so you learn to keep your eyes open

BUCHAREST – The end of the school year is approaching with June and also here, at the “Aldo Moro” school in Bucharest, it is a must to summarize the progress made in recent months. For me, who after a long time started teaching again, it was a really meaningful experience so much that the results are tangible.

Among the numerous suggestions aimed at children areweekly fiction hour it was perhaps the most inspiring.

I state that throughout my career as a teacher I have always privileged this space, which gives it a very pedagogical value. From the first years of work I had devised the structure of this hour in a very simple form: I read and the kids listened. There were two rules to respect: no student could dispose of the book that only I was tasked with “managing”; no student could interrupt the “magic” by reading, except to ask about the meaning of a word he did not know until then. I have never thought of requiring students to fill out forms with predefined activities or worse, to make an overview of the contents of the book being read. That hour was supposed to represent pure “pleasure.” Each was then called to check if it really was the promise had been kept: that reading could be considered a serious adventure, and that starting a book was like crossing the border into an immaculate territory where one could penetrate with curiosity and desire. It is forbidden to miss the deal!

It is true that the lack of love for reading over the years has grown exponentially, thanks to the spread of technology; so the books, along with the paper, have lost their ancient charm. When I was little, reading was considered a ritual: the book was touched, smelled, flipped through, one was amazed at the figures and drawings that were spread out on the pages and all destined to stimulate the reader’s imagination and imagination.

It may seem incredible, but this year something similar happened in my class: I think reading was a “free” experience. The choice fell on two texts that fit perfectly into a sixth grade. In the fall months, he accompanied us Dino Buzzati with The famous invasion of the bears in Sicily, a well-known fairy tale that tells of the war between the Grand Duke of Sicily and King Leonzio, the king of bears. With the next option they The lion, the witch and the wardrobethe English writer CS Lewis has been able to transport us into the enchanted world of the imagination.

If it is true that education is a risk, I myself was in this case able to rediscover it: why, I asked myself, did you decide to read these books? What assumptions do you intend to test when reading in class? Where will you take your students without necessarily forcing them to look at what you have already seen, but rather be surprised at what they will be able to see?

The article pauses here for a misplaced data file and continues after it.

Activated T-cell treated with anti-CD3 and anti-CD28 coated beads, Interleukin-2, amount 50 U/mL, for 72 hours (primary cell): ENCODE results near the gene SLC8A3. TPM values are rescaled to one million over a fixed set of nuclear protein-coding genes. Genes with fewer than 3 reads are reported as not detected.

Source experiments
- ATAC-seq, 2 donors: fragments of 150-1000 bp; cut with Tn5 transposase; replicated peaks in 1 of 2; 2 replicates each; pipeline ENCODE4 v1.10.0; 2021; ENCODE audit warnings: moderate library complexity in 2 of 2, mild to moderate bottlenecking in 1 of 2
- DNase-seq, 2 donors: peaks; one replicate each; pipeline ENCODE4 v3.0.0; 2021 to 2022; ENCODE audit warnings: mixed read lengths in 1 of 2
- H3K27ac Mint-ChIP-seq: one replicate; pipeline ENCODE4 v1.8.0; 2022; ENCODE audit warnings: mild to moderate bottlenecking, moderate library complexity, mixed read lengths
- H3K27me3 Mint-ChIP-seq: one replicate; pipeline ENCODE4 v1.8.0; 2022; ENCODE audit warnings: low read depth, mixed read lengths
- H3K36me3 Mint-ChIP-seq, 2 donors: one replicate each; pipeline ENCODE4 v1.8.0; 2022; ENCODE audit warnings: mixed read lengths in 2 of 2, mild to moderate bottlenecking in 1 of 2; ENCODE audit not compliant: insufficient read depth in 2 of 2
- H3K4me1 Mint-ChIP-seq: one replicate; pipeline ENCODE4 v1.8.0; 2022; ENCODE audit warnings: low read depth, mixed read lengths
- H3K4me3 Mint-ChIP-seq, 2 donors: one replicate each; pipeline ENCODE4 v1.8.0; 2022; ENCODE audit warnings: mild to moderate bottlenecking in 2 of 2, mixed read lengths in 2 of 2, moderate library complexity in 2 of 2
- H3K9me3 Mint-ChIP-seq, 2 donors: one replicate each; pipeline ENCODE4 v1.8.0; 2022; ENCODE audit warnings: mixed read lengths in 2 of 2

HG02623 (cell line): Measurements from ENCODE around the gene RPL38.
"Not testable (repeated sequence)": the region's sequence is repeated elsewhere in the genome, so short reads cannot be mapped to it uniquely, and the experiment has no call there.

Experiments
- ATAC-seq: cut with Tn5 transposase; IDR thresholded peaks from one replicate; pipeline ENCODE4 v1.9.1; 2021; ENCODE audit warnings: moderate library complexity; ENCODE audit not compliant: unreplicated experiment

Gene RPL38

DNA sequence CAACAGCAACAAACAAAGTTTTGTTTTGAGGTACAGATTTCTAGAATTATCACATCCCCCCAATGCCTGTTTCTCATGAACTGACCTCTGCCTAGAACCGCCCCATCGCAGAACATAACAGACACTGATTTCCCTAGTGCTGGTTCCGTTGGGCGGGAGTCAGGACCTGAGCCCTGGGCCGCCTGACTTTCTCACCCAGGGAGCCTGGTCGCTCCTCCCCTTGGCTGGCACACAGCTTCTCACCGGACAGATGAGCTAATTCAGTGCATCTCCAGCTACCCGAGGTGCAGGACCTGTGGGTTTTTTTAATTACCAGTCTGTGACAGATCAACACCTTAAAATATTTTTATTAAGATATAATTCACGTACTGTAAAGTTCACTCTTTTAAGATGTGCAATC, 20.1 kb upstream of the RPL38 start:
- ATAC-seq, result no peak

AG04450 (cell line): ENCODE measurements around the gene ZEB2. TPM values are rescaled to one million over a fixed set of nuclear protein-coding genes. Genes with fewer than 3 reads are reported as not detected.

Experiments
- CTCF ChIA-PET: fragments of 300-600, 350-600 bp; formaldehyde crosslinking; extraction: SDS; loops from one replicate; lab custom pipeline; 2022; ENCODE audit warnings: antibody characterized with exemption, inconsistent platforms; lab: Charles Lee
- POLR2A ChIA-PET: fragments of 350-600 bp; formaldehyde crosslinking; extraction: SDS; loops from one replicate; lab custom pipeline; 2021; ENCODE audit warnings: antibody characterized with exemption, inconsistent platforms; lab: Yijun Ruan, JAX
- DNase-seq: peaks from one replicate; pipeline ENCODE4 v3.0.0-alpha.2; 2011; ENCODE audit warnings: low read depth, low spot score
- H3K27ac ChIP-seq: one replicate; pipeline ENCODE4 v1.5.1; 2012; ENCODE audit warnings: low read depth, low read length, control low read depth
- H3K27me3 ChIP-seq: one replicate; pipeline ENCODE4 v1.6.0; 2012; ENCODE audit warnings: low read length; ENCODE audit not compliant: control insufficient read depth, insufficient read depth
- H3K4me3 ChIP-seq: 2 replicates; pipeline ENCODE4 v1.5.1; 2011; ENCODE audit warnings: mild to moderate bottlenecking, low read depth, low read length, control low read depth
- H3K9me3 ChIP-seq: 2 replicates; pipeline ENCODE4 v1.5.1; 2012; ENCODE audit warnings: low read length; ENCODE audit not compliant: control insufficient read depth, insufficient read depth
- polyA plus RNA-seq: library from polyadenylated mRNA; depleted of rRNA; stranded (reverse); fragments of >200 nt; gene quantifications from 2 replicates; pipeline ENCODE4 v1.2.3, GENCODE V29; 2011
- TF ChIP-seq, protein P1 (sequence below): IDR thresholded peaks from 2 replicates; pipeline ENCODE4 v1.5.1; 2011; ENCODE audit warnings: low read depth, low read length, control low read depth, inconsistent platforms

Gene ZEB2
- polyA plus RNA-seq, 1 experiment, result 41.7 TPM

With these questions and a bit of anxiety, we set off …

And then by participating in the bears’ adventures, we discovered together how harmful it is to hide behind prejudice. Each page of the book duly documented this: if in the first chapters, by virtue of the prejudice that humans nurtured towards bears, the latter were the designated victims, as events progressed, the roles were gradually overturned, and it was the bear peoples, who won power, he took a prejudiced approach to reality. Finding similar positions in the classroom, in the relationship between classmates and being able to recognize and judge them together was an opportunity for further enrichment.

Even Lewis’ book has not failed expectations: Challenging the dominant mentality about the use of reason is a risk to be taken sooner or later. The two dialogues that – at the opening and at the end of the book – entertain the professor with the four young protagonists of the story, were a valuable clue to realize how even the world of fantasy can fully concern us: the Narnia kingdom that exists beyond the wardrobe represents the boundless horizon of one’s heart: after discovering it for the first time, it will happen, one day, to return to it: “Do not try to go there on purpose – recommends the professor – you will return when you least expect it. Do not talk too much about it even among the four of you; do not tell anyone else unless you happen to meet those who have had adventures similar to yours. How will you recognize them? You will understand it right away and the secret will come out by itself. Keep your eyes open! “.

So keep your eyes wide open: an indication of the method we know. Who knows if we, by maintaining this attention, will one day be able to put ourselves in the position of “following” the students, to the point of “noting” about them what unpredictably makes us jump.

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